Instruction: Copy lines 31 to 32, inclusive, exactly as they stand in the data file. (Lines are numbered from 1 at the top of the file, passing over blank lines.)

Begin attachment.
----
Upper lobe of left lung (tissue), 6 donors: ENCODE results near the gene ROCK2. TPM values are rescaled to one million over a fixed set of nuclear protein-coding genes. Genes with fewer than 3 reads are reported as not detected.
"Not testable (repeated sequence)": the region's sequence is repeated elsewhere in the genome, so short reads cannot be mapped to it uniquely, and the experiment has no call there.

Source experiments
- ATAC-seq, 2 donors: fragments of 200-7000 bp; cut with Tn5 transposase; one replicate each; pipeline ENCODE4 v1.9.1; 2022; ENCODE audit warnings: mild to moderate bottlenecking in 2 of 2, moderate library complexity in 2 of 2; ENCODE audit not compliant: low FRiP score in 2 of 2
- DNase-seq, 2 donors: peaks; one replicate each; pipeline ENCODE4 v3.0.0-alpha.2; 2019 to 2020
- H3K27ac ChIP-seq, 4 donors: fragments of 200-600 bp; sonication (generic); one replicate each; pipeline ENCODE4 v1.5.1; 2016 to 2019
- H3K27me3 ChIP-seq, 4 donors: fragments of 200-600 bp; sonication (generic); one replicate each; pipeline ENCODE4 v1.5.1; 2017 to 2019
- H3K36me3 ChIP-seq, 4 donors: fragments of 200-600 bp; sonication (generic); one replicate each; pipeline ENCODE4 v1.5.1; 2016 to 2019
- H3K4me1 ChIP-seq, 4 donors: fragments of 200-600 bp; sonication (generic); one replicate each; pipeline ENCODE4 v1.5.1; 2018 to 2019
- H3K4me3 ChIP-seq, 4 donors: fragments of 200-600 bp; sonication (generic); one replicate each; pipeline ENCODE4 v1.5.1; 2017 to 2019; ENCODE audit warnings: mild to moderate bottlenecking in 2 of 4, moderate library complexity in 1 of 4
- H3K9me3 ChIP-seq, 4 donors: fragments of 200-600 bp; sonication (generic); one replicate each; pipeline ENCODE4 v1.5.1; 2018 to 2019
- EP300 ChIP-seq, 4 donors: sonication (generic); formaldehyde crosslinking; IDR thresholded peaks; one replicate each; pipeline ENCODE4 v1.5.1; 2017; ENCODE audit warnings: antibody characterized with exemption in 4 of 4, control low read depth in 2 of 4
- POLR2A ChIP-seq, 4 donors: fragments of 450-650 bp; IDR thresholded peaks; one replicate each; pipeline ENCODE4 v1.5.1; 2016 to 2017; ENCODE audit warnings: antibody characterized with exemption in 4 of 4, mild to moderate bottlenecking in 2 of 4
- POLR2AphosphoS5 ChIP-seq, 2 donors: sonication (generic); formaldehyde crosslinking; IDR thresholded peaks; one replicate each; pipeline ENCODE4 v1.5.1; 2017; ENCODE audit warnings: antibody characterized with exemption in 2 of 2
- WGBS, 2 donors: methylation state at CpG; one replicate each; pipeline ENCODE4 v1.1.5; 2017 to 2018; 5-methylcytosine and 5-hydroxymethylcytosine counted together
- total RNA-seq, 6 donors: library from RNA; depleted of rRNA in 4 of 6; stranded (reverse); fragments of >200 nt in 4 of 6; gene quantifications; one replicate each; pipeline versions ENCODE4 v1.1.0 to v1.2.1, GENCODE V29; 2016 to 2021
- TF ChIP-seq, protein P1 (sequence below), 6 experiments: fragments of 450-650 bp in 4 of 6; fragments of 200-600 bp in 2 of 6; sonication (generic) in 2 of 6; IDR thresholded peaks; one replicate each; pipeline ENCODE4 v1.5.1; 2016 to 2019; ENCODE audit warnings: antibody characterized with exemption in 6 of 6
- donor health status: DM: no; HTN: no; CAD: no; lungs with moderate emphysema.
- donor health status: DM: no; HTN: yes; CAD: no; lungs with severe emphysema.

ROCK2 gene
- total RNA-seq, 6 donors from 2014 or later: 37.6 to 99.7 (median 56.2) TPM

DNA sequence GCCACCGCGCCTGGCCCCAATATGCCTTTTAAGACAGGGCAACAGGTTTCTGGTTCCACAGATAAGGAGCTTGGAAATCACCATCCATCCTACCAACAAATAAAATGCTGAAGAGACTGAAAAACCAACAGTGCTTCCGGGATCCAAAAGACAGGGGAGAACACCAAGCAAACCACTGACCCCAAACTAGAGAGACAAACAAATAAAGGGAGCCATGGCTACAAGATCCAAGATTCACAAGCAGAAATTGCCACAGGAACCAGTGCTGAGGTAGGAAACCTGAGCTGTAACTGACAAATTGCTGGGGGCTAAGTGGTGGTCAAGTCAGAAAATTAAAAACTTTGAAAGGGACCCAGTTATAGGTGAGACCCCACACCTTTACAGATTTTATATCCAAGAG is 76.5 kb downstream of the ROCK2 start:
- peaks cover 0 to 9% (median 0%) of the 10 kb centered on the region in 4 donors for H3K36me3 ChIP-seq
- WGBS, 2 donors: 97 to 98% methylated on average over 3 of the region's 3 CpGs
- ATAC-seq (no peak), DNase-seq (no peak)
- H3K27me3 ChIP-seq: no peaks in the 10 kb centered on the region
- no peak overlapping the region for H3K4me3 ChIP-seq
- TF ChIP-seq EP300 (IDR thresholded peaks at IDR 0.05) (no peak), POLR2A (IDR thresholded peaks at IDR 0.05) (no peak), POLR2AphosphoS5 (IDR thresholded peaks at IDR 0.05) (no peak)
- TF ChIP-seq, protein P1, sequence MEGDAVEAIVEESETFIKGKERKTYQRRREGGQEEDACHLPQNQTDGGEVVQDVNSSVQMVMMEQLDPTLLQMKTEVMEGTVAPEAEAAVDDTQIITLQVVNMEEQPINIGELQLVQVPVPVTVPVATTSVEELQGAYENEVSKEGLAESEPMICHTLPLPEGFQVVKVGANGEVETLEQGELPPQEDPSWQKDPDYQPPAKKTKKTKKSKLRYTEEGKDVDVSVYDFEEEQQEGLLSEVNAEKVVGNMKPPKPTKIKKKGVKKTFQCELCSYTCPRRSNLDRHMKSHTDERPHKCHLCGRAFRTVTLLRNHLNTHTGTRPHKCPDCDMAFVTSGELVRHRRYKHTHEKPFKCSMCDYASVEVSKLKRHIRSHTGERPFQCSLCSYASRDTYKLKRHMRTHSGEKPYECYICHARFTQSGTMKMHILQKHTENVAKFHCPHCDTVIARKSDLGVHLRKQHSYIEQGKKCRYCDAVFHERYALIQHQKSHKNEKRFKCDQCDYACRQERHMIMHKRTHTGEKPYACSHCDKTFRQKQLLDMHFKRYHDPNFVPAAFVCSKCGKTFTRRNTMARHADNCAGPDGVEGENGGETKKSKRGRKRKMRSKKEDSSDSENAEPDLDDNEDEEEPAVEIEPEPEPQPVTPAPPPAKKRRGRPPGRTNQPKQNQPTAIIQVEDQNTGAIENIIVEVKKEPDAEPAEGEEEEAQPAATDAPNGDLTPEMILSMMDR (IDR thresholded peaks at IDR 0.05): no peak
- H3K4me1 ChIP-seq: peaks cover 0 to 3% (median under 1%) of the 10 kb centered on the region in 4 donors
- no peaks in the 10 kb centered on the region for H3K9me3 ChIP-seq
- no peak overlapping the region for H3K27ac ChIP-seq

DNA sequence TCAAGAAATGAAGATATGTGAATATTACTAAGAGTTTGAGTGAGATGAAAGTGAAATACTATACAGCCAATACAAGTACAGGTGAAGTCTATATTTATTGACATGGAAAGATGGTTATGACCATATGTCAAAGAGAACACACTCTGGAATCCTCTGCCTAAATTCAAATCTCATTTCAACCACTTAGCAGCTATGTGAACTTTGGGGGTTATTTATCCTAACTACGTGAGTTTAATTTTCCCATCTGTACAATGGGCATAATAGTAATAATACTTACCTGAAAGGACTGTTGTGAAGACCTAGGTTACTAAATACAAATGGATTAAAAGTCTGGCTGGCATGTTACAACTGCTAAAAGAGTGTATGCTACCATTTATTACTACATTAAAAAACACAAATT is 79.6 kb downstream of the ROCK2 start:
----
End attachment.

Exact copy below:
- no peaks in the 10 kb centered on the region for H3K9me3 ChIP-seq
- no peak overlapping the region for H3K27ac ChIP-seq